Section II Reading Comprehension
We’re fairly good at judging people based on first impressions, thin slices of experience ranging from a glimpse of a photo to a five-minute interaction, and deliberation can be not only extraneous but intrusive. In one study of the ability she dubbed “thin slicing,” the late psychologist Nalini Ambady asked participants to watch silent 10-second video clips of professors and to rate the instructor’s overall effectiveness. Their ratings correlated strongly with students’ end-of-semester ratings. Another set of participants had to count backward from 1,000 by nines as they watched the clips, occupying their conscious working memory. Their ratings were just as accurate, demonstrating the intuitive nature of the social processing.
Critically, another group was asked to spend a minute writing down reasons for their judgment, before giving the rating. Accuracy dropped dramatically. Ambady suspected that deliberation focused them on vivid but misleading cues, such as certain gestures or utterances, rather than letting the complex interplay of subtle signals form a holistic impression. She found similar interference when participants watched 15-second clips of pairs of people and judged whether they were strangers, friends, or dating partners.
Other research shows we’re better at detecting deception and sexual orientation from thin slices when we rely on intuition instead of reflection. “It’s as if you’re driving a stick shift,” says Judith Hall, a psychologist at Northeastern University, “and if you start thinking about it too much, you can’t remember what you’re doing. But if you go on automatic pilot, you’re fine. Much of our social life is like that.”
Thinking too much can also harm our ability to form preferences. College students’ ratings of strawberry jams and college courses aligned better with experts’ opinions when the students weren’t asked to analyze their rationale. And people made car-buying decisions that were both objectively better and more personally satisfying when asked to focus on their feelings rather than on details, but only if the decision was complex—when they had a lot of information to process.
Intuition’s special powers are unleashed only in certain circumstances. In one study, participants completed a battery of eight tasks, including four that tapped reflective thinking (discerning rules, comprehending vocabulary) and four that tapped intuition and creativity (generating new products or figures of speech). Then they rated the degree to which they had used intuition (“gut feelings,” “hunches,” “my heart”). Use of their gut hurt their performance on the first four tasks, as expected, and helped them on the rest. Sometimes the heart is smarter than the head.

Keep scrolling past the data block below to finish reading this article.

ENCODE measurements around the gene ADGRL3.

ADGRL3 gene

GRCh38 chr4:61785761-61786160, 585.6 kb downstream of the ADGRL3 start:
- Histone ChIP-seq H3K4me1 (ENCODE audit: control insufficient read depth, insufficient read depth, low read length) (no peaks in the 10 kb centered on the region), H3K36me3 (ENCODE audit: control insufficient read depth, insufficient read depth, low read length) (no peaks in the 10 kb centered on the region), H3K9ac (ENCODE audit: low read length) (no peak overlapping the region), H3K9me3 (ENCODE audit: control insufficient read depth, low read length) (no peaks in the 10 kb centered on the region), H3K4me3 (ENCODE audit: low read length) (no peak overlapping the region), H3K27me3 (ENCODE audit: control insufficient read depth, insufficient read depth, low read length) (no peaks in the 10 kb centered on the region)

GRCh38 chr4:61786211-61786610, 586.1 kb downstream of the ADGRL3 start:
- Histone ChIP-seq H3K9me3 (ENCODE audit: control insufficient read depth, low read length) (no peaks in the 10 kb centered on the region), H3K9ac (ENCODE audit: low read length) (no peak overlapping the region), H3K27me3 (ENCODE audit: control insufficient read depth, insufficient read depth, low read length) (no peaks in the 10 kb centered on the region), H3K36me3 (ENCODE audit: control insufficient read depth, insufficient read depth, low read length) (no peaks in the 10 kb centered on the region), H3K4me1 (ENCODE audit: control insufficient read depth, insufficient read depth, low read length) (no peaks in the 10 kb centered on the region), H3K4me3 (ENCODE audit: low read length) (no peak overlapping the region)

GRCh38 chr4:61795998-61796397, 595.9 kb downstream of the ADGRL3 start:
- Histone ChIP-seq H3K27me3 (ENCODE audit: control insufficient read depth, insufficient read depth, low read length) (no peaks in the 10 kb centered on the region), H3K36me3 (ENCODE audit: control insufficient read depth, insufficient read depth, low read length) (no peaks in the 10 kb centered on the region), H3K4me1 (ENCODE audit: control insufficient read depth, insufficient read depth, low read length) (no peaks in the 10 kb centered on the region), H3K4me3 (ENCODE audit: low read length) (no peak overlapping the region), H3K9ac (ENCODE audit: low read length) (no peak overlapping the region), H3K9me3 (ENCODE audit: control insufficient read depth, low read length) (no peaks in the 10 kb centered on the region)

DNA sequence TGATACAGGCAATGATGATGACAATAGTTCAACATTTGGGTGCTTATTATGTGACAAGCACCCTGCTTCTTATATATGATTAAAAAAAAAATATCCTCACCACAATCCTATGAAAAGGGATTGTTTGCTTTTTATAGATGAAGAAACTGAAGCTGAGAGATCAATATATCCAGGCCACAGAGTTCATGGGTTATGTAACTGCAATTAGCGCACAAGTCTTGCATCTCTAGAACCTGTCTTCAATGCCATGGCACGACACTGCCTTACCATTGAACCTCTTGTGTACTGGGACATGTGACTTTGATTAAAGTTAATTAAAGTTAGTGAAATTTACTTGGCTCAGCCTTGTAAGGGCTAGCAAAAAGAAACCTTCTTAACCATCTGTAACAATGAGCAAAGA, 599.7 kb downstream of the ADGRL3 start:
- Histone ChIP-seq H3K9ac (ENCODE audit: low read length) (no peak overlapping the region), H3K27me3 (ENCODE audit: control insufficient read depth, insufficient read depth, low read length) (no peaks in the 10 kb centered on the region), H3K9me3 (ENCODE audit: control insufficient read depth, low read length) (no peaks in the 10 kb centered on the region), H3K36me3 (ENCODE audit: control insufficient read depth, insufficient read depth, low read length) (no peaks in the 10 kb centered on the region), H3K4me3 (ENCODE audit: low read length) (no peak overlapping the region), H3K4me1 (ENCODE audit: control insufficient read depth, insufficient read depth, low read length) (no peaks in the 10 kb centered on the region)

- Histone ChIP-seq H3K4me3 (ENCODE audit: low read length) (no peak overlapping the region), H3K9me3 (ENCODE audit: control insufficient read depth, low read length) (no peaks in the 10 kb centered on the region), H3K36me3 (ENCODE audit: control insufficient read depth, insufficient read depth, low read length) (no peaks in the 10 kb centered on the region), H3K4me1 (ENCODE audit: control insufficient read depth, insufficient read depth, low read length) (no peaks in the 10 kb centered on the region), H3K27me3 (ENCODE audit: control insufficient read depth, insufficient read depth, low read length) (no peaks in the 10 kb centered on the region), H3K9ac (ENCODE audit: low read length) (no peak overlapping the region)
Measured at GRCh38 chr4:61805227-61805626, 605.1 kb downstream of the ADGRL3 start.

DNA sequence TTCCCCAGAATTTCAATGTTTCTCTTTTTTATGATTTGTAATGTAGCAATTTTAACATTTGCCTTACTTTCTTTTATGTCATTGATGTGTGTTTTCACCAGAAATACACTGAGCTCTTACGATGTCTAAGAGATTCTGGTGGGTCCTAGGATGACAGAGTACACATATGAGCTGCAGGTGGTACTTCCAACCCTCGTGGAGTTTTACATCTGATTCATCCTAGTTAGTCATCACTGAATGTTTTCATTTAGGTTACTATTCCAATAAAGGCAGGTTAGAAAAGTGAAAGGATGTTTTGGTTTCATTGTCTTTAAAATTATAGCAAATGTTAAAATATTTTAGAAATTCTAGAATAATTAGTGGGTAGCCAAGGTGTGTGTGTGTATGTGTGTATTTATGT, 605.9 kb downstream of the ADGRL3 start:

36. Nalini Ambady’s study deals with .
A. instructor student interaction
B. the power of people’s memory
C. the reliability of first impressions
D. people’s ability to influence others
37. In Ambady’s study, rating accuracy dropped when participants .
A. gave the rating in limited time
B. focused on specific details
C. watched shorter video clips
D. discussed with one another
38. Judith Hall mentions driving to show that .
A. memory can be selective
B. reflection can be distracting
C. social skills must be cultivated
D. deception is difficult to detect
39. When you are making complex decisions, it is advisable to .
A. follow your feelings
B. list your preferences
C. seek expert advice
D. collect enough data
40. What can we learn from the last paragraph?
A. Generating new products takes time.
B. Intuition may affect reflective tasks.
C. Vocabulary comprehension needs creativity.
D. Objective thinking may boost intuitiveness.
36.【答案】C(the reliability of first impressions)
【解析】本题为细节题。根据题干关键词Nalini Ambady可定位到第一段②句，②句In one study of the ability she dubbed “thin slicing,” the late psychologist Nalini Ambady asked participants to watch silent 10-second video clips of professors ...(已故心理学家纳利尼·安巴迪(Nalini Ambady)在一项名为“薄片撷取”(thin slicing)的能力研究中，要求参与者观看教授们10秒钟的无声视频片段……)介绍了该研究的内容。根据“薄片撷取”(thin slicing)和“10秒视频”(10-second video clips)可以得出，②句作为一个科学实验，针对的是第一段①句We’re fairly good at judging people based on first impressions, thin slices of experience ...(我们很擅长根据第一印象、薄片式经验来判断一个人……)。C项the reliability of first impressions(第一印象的可靠程度)是对该实验目的的准确概括。所以本题选C。
37.【答案】B(focused on specific details)
【解析】本题为细节题。根据题干关键词accuracy dropped和Ambady可定位到第二段②③句，③句是②句现象出现的原因。根据③句中deliberation focused them on vivid but misleading cues ... rather than letting the complex interplay of subtle signals form a holistic impression(深思熟虑使他们专注于生动但具有误导性的线索，……而不是让微妙信号的复杂相互作用形成整体印象)，B项focused on specific details(关注于具体的细节)是对③句的总结概括。所以本题选B。
38.【答案】B(reflection can be distracting)
【解析】本题为例证题。根据题干关键词Judith Hall定位到第三段②句。例证题的解题思路是首先考虑在例子上文寻找观点，找到第三段①句Other research shows we’re better at detecting deception and sexual orientation from thin slices when we rely on intuition instead of reflection(另一项研究表明，当我们依靠直觉而不是反思时，更能从薄片式信息中检测出欺骗和性取向)，②句的例子本身是“如果你在开手动挡，当你开始想太多时，你就不记得自己在做什么了”，B项reflection can be distracting(反思会分散注意力)是对①句观点的提炼总结。所以本题选B。
39.【答案】A(follow your feelings)
【解析】本题为细节题。根据题干关键词complex decisions可定位到第四段③句，其中And people made car-buying decisions that were both objectively better and more personally satisfying when asked to focus on their feelings rather than on details(当人们被要求把注意力集中在他们的感觉而不是细节上时，他们做出的买车决定在客观上更好也更能满足个人需求……)，focus on their feelings的同义表达是A项follow your feelings。所以本题选A。
40.【答案】B(Intuition may affect reflective tasks.)
【解析】本题为推断题。根据题干关键词the last paragraph定位到第五段，该段指出直觉的特殊力量只有在特定的情况下才会释放，如预期那样，仅凭直觉会影响他们在前四项任务中的表现，而在其他任务中则会有所帮助(Use of their gut hurt their performance or the first four tasks, as expected, and helped them on the rest)，“gut”指代“intuition”，“the first four tasks”指代利用反思性思维(reflective thinking)的任务，即参与者在完成利用反思性思维(reflective thinking)的任务时会受到直觉的影响。因此，B项Intuition may affect reflective tasks(直觉或许会影响利用反思性思维的任务)总结概括了本段观点。所以本题选B。